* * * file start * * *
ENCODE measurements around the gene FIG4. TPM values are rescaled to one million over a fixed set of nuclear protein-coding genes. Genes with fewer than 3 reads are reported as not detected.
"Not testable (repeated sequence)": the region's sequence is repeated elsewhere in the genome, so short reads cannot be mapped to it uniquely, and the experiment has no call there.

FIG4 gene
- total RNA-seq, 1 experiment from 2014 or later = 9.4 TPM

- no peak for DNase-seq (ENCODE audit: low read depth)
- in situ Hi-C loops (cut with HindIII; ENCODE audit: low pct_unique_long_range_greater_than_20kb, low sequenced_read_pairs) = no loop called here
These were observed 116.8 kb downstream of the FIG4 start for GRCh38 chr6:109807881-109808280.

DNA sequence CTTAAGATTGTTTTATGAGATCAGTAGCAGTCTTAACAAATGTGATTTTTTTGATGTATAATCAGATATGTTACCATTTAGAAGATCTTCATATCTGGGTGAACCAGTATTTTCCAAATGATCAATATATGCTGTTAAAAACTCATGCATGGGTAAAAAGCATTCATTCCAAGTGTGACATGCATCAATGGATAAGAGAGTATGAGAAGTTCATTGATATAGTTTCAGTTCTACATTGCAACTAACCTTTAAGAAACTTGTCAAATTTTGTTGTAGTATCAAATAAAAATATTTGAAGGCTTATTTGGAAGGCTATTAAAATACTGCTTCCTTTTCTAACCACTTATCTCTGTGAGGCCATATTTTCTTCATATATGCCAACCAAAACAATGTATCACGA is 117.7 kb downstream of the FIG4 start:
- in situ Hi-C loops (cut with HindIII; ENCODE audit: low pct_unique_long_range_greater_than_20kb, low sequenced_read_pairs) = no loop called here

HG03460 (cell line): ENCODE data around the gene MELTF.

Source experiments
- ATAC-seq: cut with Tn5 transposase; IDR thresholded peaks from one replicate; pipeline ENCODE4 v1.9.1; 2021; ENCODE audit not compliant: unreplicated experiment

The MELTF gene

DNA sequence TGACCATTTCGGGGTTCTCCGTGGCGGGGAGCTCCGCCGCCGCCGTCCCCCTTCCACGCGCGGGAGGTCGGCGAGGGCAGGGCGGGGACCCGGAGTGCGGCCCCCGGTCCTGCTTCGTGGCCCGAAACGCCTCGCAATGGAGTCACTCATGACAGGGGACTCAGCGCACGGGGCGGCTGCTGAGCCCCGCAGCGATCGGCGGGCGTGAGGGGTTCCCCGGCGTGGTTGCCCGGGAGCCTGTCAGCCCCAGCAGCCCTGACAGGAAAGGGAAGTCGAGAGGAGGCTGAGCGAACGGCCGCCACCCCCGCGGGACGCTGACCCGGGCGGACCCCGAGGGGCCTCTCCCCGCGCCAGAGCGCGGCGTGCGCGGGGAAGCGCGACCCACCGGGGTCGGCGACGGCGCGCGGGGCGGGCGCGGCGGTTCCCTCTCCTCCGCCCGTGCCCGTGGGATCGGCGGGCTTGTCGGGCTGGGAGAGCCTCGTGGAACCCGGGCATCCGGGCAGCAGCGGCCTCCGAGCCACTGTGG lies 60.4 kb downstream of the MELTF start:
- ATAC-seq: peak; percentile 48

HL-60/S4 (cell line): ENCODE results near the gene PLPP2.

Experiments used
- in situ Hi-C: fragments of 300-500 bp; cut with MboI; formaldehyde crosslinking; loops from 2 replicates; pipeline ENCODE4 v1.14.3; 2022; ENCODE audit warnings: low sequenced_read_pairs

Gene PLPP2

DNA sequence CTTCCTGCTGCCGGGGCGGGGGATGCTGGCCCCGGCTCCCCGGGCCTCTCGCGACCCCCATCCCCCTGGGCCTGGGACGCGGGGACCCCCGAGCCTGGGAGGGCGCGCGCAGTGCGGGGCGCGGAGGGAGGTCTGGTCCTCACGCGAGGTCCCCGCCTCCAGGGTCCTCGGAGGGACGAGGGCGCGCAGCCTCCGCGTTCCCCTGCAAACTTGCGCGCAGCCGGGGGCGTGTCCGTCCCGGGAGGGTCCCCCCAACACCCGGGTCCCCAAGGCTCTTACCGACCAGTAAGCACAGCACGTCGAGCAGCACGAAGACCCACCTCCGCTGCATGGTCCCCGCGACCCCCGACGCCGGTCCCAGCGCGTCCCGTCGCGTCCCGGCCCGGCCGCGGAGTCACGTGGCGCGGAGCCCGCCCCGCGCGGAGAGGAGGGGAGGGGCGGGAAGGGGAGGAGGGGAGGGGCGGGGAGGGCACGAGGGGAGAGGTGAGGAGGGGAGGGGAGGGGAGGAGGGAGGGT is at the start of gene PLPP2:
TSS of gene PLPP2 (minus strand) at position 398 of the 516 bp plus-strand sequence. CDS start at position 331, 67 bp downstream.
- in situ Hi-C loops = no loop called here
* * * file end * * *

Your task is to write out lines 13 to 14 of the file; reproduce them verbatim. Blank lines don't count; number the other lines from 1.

The MELTF gene

DNA sequence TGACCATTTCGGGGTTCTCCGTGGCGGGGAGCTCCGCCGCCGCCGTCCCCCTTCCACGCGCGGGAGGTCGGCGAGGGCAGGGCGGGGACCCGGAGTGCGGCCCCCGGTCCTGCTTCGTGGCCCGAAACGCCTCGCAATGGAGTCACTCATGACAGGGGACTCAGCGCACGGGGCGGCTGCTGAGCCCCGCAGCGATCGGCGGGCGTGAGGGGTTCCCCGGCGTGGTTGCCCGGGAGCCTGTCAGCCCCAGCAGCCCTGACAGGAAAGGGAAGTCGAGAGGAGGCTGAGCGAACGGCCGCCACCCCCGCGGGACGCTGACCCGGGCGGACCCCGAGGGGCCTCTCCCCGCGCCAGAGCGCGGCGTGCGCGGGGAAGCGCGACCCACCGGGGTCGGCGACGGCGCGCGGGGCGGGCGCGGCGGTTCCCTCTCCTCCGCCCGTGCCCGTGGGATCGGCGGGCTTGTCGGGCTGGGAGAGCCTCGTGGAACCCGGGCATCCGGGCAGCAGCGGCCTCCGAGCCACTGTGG lies 60.4 kb downstream of the MELTF start: